I’ve been lucky enough to climb with guides both as a client and as a friend. I’ve shared a jetboil’d meal while learning about glaciers as a student and I’ve shared a flask of whiskey and recounted delicate traverses as a partner. But after my few days with a guide I go back to my home and they continue life in the mountains. It is easy to forget what is my escape from “life” is their existence.
A Life Ascending is not a film about a guide or a movie about ski mountaineering. It is not an exhilarating adventure that makes your palms sweat at the thought of taking that line. No, A Life Ascending brilliantly and subtlety shows a way of life in the mountains once the allure of the adventure wears off.
The story of Ruedi Beglinger and his family goes beyond the cliche’d eat, sleep and breath mountains. Their story is one of a tight knit extended family that does all the normal things but with the backdrop of a remote, helicopter access only chalet. The responsibilities that come with their school are immense but my impression is that they could nothing else and still be the people they were meant to be. It is their vocation in the deepest sense of the word.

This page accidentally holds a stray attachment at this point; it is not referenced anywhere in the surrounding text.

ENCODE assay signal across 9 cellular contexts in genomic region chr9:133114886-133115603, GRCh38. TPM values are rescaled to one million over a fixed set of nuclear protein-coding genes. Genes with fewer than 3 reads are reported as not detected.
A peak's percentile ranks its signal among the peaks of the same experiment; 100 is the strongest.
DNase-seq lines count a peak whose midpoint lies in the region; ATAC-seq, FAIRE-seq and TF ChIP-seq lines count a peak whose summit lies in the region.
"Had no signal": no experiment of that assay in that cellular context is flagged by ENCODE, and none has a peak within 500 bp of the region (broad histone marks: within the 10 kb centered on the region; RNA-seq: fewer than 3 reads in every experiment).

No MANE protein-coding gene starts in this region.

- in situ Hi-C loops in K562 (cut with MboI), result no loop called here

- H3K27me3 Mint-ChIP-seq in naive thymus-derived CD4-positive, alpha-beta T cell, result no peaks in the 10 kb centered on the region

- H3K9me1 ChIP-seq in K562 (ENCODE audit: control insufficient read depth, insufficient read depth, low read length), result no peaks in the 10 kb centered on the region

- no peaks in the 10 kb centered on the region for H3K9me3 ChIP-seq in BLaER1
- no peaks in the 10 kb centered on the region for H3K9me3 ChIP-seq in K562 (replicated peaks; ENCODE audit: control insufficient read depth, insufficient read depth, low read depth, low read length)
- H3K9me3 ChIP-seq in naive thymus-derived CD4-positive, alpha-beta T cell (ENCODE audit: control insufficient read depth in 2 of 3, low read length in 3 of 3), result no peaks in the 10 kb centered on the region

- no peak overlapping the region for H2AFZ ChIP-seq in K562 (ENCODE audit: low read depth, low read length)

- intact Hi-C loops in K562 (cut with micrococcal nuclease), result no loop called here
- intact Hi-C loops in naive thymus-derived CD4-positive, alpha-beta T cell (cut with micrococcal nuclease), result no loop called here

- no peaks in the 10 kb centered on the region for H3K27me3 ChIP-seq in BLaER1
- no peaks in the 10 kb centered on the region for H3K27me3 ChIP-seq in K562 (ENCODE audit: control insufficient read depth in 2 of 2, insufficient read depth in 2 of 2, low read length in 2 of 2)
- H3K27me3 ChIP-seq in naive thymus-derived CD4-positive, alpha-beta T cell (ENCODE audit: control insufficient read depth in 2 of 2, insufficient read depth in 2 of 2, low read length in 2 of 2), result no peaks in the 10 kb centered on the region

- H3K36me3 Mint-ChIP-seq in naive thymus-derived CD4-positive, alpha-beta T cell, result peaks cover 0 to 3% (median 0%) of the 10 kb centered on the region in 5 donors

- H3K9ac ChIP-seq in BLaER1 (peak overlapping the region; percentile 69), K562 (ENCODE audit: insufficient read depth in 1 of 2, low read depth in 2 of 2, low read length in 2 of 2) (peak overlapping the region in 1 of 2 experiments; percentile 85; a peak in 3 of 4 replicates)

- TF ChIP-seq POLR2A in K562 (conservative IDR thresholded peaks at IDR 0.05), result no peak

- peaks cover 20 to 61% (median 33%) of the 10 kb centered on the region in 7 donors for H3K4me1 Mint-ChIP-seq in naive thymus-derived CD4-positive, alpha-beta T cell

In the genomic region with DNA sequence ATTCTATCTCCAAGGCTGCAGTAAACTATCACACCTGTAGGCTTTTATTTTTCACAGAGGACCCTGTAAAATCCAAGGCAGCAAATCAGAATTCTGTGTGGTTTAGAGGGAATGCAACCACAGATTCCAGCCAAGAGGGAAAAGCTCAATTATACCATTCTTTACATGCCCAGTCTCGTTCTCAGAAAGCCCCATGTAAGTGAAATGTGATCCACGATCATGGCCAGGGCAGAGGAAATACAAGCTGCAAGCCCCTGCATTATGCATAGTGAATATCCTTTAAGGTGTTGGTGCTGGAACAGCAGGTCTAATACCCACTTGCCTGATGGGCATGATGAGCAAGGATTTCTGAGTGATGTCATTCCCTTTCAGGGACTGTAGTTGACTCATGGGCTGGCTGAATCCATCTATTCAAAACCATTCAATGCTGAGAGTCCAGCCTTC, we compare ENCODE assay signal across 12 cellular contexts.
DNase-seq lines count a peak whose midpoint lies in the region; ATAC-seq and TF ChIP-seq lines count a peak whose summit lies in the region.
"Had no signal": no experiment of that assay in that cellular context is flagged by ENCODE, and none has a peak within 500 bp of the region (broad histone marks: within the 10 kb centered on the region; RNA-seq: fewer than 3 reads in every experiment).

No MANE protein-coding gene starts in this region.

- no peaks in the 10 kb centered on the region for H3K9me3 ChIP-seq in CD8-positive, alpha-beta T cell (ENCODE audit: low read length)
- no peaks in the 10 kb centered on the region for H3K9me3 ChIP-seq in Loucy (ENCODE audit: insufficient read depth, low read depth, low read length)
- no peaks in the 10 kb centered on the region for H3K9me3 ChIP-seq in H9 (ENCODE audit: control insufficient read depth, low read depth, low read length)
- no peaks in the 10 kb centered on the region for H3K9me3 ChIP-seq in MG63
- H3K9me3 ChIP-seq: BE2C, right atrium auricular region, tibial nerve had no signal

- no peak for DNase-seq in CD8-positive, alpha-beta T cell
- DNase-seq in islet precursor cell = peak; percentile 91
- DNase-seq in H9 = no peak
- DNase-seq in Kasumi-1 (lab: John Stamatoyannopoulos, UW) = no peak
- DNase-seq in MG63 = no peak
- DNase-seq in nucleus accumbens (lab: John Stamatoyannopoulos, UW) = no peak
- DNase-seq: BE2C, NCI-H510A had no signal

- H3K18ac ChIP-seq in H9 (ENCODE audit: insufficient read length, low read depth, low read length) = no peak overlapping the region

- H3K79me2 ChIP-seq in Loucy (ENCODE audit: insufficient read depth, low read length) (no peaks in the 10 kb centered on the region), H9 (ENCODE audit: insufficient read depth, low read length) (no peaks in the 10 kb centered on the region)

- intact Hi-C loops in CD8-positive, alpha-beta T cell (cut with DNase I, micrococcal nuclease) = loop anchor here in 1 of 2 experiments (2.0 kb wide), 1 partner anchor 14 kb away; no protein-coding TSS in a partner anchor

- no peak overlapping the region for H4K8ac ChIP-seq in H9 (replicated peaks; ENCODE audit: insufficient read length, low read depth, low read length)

It is easy to show pretty pictures of the breath taking beauty of remote mountains. It is much harder to share the religious nature of the them. The cinematography was exquisite and I felt the awe of being in an immense temple dedicated to a living idea.
I would highly recommend this film.